[fruitful_ibox column=”ffs-two-one” title=”Fed Up”]
By Jenna Beresheim
Looking for a non-shaming, obesity-epidemic-blasting documentary? Look no further than “Fed Up” by Stephanie Soechtig.
Narrated by Katie Couric and averaging a rating of 4 out of 5 stars, this documentary is well-made and definitely worth the watch. Plus it is free on Netflix.
Popcorn and soda pop not included, but at only an hour and a half, snackage will not be required.
Unlike some other marathon movies that require pre-apocalyptic hoarding to survive to credits, this documentary will be over in a blink. And may even make you re-consider those sugary snacks.
“The message that’s been pushed on us: it’s your fault you’re fat,” Dr. Mark Hyman, the chairman for the Institute for Functional Medicine said, in regards to the obesity epidemic in America:
“Forget about it.”
Top scientists and board members across the country in all forms of public health take a stand to break long-standing problems in the way we view health, debunking myths such as calories are calories, regardless of what form they are in, as well as what it really means to balance diet and exercise.
Instead, the focus is on sugar and how exactly it works in the body — even going so far as to compare junk food companies to tobacco companies.
Following the lives of several children suffering from zobesity, the viewer gets a more personal view of the daily struggles of those who are overweight and cannot seem to break away from it.
No matter how hard these children try, what they do is not working. Until they begin making the “right” changes to their daily life.
Unlike some documentaries, this film does not force the facts upon the viewer or demand a strict allegiance to their cause be made. Instead, “Fed Up” focuses on the facts and providing information, encouraging the public to reduce sugar intake, backing it up with all the right reasons. For those who wish to make the change to their lifestyle, this documentary offers a 10 day sugar-free challenge to break the habit.
FOUR OUT OF FOUR PAWS
[fruitful_ibox column=”ffs-two-one” title=”Avengers: Age of Ultron” last=”true”]By Declan Hertel
In the first 10 minutes of “Avengers: Age of Ultron,” Captain America (Chris Evans) does a high-speed endo on a motorcycle, launches into a front-flip, and throws the motorcycle into a Hydra troop truck that spectacularly explodes upon impact. This is utterly ridiculous; it is also TOTALLY AWESOME.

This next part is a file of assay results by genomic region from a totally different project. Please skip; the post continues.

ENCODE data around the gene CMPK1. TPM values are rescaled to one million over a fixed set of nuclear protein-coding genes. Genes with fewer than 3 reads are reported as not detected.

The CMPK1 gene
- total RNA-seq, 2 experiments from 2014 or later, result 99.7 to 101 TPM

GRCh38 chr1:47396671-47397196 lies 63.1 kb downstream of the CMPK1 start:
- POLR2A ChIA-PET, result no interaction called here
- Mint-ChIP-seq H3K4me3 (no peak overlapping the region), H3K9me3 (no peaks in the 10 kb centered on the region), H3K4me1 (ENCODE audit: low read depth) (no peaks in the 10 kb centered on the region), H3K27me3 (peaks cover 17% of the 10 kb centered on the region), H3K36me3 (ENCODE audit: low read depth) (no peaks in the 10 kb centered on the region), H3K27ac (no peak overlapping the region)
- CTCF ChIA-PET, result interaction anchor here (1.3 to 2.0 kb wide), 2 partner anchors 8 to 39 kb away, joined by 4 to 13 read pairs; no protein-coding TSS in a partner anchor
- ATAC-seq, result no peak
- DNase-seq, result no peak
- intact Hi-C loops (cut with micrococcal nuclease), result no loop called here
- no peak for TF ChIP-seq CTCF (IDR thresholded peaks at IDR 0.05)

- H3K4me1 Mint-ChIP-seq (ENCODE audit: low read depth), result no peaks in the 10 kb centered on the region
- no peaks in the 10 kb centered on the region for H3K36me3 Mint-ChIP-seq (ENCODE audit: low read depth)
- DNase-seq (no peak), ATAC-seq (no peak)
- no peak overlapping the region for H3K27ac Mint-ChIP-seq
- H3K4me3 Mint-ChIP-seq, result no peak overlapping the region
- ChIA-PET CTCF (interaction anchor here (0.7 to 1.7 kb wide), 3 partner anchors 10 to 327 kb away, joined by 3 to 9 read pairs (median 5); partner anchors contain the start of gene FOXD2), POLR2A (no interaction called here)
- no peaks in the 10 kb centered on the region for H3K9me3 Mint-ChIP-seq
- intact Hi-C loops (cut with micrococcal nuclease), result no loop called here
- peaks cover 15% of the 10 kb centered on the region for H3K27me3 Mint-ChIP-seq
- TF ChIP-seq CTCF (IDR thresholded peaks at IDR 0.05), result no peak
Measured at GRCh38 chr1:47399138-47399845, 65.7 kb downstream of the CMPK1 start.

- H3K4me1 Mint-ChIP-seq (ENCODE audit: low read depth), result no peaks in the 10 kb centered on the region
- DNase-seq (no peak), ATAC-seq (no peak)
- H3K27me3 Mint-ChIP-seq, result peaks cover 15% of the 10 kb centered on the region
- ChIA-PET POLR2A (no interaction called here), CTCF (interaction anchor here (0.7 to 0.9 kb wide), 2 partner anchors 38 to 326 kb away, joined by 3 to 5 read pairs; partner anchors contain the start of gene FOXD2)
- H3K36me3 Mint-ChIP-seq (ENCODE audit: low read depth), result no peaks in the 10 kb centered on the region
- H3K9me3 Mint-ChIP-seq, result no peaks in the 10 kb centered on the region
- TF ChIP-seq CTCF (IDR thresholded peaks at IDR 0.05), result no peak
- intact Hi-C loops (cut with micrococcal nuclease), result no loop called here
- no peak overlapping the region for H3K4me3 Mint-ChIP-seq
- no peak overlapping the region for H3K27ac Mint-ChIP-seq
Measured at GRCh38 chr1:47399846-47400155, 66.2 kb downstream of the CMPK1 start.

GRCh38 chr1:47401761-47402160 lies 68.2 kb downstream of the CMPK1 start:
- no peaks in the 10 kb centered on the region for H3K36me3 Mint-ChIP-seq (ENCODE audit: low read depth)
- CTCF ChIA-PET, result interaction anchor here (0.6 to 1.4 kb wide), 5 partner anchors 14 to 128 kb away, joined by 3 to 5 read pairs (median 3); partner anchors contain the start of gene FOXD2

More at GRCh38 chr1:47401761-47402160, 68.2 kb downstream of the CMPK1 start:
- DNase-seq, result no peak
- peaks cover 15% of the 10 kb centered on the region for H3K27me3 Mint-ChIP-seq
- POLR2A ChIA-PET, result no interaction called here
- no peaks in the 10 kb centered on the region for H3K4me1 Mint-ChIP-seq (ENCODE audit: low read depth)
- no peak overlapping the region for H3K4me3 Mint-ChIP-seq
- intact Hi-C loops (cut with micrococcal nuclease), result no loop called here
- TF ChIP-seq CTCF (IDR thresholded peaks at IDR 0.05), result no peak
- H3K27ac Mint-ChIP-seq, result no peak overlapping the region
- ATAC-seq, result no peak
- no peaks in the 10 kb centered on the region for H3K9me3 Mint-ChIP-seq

Those two words are the core of “Age of Ultron,” Joss Whedon’s final foray into the Marvel Cinematic Universe. I saw this movie at a midnight showing during its opening weekend, and throughout the entire movie the audience was laughing and cheering as the punches flew, the lasers pew-pewed, and the Hulk smashed everything.
The fight choreography is without flaw and everyone gets their chance to be the butt-kicking action hero. And oh boy, do butts get kicked: “Age of Ultron” takes the over-the-top stylized violence of the first “Avengers” film and ratchets it up to 11, and then says “nah, man, we can go higher.”
The film starts out at “Nuts” with the fight in a European forest that includes the aforementioned motorcycle stunt and keeps pushing until it hits “Completely Freaking Bonkers” in the third act. I won’t spoil any other fight scenes; you’ll thank me.
Joss Whedon is well known for the one-liners and rapier wit he brings to his scripts, and he is on top of his game here. Every character packs as many quips as they can into the 141 minute runtime; they are almost all hilarious, and the ones that aren’t are worth a chuckle.
Jeremy Renner’s Hawkeye delivers my favorite of the film right in the middle of the climactic battle, which ought to be a pleasant surprise to anyone who saw the first “Avengers,” where Hawkeye was pretty boring.
To be honest, Hawkeye steals the show. Ultron (a masterful voice performance by James Spader) may have his name in the title, but Hawkeye’s subplot and improved characterization really lend the film its emotional heart.
The addition of a romantic subplot involving Black Widow (Scarlett Johansson) and Bruce Banner/Hulk (Mark Ruffalo) made me skeptical at first, but Whedon’s writing and the performances of Ruffalo and Johansson sealed the deal, and I was on board. Well done, Mr. Whedon. Well done.
My only real complaint about the movie is that when you’re driving a behemoth of a story at maximum overdrive as this movie does, bits are bound to fall off. There are a number of small happenings in the movie that are never explained and come off as useless. Whether they actually are or they’re foreshadowing the next phase of the MCU, it’s irritating.
That said, this only mattered to me after the movie was over, and I wiped the doofy smile from my face.
In all honesty, if you’ve liked the MCU so far, you’ll love “Age of Ultron.” If you hate the MCU, you’ll likely hate this too. But if you’re just looking for two hours of plain old escapism, you can’t do much better than this.
THREE AND A HALF OUT OF FOUR PAWS[/fruitful_ibox][/fruitful_ibox_row]